Thomas Frey spoke at LIANZA14 recently, I didn’t attend but if the tweets were anything to go by, the audience was distinctly underwhelmed. As one of them said, yes in the future things will be different.
I’ve just revisited an article by Brian Mathews called The librarian as futurist: changing the way libraries think about the future. In it Brian doesn’t speculate on what is going to happen in the future but suggests that librarians should focus on how things could change by using scenario planning, being change literate and being comfortable with ambiguity.
Perhaps one of the most interesting ideas in his essay is around change literacy. For students change literacy is an advantage as they enter the workforce – being able to monitor information, identify strategic insights, apply and adapt ideas. For librarians it is an opportunity for us to move beyond keepers of information and even collaborators in knowledge production, to facilitators of change. Brian acknowledges this may seem out of place for us but he points out libraries have been role models for organisational change through what we have done with learning spaces, collection migrations and new literacies. Furthermore we would continue what we have always done, help simplify complexity, enrich information and generate ideas through conversation within our communities:
successfully embracing and enacting a future-orientated program will position librarians not only to demonstrate a capacity and comfort with change, but the ability and expertise to help others shape their futures as well
There is a well what does it all really mean aspect to this term change literacy, and if you have other insights it would be great to hear about them. For Brian, libraries could fill a niche around gathering and synthesising information into insights, and devising future road maps:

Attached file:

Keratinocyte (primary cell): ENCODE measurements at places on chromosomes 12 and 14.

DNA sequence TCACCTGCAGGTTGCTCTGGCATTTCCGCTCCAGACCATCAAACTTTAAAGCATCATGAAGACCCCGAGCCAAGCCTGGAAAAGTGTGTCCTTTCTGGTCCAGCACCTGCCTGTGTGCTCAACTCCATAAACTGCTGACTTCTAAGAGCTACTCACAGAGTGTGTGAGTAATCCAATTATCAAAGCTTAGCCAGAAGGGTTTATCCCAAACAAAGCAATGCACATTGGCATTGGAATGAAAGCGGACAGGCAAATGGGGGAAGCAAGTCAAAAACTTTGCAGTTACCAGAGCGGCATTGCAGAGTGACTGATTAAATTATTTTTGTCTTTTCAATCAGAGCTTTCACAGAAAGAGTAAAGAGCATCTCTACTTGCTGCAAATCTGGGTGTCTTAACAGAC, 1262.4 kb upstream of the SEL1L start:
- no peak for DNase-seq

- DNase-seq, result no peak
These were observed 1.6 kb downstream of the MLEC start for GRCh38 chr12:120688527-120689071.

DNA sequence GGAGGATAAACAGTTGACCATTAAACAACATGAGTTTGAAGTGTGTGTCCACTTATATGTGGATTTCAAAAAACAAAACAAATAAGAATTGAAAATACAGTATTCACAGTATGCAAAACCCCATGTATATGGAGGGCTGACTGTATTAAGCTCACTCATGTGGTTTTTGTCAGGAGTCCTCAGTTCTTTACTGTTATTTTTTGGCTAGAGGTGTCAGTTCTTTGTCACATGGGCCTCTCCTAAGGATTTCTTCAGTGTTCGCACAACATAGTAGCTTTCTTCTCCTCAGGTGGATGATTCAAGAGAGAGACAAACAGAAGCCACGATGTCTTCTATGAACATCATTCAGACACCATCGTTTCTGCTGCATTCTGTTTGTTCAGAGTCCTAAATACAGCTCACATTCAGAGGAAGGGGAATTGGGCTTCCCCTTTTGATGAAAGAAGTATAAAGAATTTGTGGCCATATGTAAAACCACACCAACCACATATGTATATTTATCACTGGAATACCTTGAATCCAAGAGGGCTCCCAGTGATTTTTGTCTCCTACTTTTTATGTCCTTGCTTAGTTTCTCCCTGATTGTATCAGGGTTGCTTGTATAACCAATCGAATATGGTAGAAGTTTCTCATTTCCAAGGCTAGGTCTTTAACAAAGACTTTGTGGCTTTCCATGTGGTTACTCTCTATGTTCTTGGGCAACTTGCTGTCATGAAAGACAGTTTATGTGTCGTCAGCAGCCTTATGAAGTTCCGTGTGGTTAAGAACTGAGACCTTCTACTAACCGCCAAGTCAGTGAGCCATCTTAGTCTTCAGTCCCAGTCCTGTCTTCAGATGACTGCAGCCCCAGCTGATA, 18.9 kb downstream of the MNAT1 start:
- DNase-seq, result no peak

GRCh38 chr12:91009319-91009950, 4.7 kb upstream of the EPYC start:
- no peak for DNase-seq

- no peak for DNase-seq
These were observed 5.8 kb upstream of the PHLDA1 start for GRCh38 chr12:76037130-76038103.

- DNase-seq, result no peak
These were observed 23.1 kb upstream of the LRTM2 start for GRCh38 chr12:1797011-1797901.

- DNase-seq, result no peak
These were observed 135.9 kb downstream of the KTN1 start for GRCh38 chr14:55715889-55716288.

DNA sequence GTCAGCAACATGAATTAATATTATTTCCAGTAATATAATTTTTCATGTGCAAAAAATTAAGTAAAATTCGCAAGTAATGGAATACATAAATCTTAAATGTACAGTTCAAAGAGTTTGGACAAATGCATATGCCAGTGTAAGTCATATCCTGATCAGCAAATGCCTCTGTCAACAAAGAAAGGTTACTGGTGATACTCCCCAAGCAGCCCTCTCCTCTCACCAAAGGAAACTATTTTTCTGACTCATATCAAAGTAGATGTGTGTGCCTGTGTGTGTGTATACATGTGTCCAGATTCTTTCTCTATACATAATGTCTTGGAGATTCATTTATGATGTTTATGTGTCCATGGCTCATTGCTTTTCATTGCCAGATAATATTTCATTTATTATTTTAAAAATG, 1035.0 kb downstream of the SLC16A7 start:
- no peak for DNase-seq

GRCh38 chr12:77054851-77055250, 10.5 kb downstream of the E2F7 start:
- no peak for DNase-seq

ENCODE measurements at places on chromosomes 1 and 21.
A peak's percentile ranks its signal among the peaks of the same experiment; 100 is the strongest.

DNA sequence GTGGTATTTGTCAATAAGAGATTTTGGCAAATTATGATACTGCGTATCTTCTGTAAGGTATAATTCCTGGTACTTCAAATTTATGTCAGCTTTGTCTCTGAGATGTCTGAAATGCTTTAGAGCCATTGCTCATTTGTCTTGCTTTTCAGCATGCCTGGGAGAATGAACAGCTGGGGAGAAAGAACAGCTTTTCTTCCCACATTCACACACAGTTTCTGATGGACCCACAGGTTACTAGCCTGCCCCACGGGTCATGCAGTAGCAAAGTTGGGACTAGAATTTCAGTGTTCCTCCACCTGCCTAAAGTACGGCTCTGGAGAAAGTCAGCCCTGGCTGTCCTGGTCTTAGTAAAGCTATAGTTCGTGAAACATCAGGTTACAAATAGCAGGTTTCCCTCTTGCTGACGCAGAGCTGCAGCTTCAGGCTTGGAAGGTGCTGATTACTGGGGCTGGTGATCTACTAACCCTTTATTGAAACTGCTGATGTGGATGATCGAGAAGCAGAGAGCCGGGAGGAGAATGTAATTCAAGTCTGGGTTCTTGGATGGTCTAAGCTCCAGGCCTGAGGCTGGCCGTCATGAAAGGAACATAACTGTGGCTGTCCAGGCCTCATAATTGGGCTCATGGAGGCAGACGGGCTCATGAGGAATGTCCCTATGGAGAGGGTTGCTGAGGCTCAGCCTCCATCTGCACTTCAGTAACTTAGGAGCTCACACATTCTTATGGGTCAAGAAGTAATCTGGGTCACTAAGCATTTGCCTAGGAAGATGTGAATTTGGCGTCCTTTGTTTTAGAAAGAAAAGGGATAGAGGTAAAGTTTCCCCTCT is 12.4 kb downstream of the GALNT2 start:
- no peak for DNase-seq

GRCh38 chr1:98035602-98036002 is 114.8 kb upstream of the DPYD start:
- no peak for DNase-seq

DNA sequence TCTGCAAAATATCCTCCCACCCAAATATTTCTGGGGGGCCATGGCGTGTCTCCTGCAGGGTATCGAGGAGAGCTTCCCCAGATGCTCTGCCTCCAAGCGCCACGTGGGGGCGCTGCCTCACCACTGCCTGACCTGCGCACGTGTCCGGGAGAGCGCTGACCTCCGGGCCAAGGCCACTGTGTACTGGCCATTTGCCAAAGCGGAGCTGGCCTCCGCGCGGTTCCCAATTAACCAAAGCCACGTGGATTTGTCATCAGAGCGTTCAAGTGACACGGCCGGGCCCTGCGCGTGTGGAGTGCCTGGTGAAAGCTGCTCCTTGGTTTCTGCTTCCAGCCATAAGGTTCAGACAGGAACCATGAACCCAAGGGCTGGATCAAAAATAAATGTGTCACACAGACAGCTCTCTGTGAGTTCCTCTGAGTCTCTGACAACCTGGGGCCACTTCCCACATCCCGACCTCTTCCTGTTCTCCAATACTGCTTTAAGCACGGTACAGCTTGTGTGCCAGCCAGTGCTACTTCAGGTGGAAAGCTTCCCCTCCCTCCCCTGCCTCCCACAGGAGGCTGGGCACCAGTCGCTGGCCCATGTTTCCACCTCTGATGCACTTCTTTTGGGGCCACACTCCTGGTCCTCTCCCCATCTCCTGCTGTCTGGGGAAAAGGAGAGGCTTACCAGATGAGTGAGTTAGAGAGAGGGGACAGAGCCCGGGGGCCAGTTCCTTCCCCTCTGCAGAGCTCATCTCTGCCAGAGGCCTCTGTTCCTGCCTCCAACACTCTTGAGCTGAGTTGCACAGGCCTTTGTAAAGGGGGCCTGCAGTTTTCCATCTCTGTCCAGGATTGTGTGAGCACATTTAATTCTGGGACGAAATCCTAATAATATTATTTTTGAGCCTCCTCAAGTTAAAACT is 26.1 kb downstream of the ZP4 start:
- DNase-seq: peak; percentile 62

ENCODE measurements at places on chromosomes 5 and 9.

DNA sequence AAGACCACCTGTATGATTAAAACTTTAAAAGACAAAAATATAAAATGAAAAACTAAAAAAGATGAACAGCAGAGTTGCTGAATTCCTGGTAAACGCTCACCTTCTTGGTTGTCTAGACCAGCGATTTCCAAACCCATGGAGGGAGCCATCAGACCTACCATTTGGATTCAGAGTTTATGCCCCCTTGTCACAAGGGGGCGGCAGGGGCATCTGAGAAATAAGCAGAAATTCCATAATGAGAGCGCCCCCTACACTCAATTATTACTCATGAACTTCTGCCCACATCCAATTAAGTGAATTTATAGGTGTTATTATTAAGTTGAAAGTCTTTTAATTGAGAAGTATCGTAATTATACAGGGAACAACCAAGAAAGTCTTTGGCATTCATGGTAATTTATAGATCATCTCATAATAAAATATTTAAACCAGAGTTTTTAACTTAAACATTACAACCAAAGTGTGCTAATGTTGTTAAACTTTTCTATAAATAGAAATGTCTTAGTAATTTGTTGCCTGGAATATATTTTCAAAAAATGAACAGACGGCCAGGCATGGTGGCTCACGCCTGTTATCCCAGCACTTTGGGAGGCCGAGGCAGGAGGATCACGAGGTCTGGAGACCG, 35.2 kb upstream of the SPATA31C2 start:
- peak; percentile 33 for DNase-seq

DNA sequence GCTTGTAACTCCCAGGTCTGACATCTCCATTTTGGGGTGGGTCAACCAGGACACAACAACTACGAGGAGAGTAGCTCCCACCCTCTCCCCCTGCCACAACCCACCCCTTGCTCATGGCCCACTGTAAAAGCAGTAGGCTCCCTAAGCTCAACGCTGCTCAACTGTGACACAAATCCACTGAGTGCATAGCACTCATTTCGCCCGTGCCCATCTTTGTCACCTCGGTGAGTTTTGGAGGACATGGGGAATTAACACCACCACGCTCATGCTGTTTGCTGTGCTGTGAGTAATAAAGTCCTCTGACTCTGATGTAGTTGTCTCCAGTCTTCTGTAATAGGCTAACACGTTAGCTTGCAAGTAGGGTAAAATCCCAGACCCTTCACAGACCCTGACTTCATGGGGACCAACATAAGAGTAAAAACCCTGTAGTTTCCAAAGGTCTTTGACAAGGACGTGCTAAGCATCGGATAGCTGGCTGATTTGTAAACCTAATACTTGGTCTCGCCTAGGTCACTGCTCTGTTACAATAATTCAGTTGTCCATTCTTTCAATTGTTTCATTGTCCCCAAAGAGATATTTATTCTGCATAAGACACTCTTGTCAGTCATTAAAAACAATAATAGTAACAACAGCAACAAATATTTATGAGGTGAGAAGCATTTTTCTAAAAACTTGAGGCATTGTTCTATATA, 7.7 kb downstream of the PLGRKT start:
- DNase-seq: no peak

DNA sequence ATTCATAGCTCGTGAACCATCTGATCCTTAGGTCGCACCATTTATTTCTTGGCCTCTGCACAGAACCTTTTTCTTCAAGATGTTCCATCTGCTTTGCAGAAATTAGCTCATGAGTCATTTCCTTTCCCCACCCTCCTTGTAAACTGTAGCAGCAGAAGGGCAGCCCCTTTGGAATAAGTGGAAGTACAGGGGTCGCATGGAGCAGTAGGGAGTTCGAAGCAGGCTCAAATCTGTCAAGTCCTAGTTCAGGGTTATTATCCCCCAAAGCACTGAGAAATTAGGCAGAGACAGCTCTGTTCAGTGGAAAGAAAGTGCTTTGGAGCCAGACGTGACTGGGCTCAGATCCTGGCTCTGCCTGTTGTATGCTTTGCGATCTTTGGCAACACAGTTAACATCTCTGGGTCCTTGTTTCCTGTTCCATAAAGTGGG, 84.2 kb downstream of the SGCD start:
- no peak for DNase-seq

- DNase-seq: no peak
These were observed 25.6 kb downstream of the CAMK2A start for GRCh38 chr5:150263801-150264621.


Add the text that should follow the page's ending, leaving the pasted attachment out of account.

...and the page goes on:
In short, librarians could serve as futurists by providing strategic foresight support to aid success for our parent institutions.
Or as he also puts in librarians becoming practitioners of futurist knowledge creation.
In many ways this is not too far from some of the work that librarians do, particularly in special libraries, around monitoring future trends, and reporting on these. Or in this example where QUT Library looked at a trend report and created a new tool for customers.
I found some other gems in the article.
This point seemed particularly pertinent when we are thinking about our how we develop our services around research, teaching and learning. Do we really do enough of this?:
We should not concern ourselves with the future of libraries. Instead we should focus on the factors driving change within the communities we serve and partner with
And what would this look like, as we work towards ways to measure our impact and demonstrate how we deliver value?:
We are witnessing an interesting shift in the library profession toward more anthropological assessment measures – perhaps this will help us inject new thinking beyond the dominant quantitative mindset. When libraries served more as warehouse utilities, data-driven decision-making was crucial, but now as more of our work increasingly revolves around forming complex relationships and ongoing interactions, a more humanistic approach is required for growth and improvement